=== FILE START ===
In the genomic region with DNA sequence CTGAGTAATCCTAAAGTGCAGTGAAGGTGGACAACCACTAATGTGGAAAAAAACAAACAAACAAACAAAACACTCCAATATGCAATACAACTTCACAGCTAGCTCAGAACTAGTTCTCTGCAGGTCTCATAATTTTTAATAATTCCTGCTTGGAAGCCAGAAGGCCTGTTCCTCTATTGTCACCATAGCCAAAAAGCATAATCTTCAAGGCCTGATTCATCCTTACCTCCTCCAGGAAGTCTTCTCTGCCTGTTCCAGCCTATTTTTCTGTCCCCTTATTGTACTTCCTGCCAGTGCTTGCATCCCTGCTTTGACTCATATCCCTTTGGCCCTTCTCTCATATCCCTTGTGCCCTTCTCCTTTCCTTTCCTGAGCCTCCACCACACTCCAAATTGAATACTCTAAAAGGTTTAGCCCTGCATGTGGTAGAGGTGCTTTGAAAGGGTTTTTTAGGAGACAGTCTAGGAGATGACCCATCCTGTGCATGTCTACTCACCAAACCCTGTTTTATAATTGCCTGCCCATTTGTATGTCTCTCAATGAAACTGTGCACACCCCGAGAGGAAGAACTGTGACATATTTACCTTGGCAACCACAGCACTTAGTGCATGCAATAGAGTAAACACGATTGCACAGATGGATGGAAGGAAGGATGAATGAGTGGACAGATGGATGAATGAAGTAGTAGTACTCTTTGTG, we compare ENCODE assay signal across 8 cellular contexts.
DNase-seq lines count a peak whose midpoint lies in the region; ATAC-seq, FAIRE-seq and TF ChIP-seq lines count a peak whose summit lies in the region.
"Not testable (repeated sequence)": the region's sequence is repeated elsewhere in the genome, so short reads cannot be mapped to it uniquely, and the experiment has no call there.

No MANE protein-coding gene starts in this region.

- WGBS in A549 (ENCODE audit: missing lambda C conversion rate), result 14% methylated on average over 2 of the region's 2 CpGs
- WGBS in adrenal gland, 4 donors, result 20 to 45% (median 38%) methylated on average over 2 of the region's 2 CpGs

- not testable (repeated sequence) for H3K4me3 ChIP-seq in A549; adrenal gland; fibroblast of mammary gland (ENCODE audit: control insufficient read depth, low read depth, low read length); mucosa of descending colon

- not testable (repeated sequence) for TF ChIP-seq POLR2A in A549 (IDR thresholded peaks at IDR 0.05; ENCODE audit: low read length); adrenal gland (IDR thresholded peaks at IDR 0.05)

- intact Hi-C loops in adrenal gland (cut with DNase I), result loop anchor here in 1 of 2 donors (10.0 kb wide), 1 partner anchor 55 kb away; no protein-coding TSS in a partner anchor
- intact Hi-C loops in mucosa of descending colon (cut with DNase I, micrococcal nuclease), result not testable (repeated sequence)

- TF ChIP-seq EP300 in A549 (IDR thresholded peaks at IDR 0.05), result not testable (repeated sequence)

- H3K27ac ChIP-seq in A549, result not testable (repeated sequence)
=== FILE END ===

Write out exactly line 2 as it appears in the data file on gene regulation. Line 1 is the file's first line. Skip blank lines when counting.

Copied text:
DNase-seq lines count a peak whose midpoint lies in the region; ATAC-seq, FAIRE-seq and TF ChIP-seq lines count a peak whose summit lies in the region.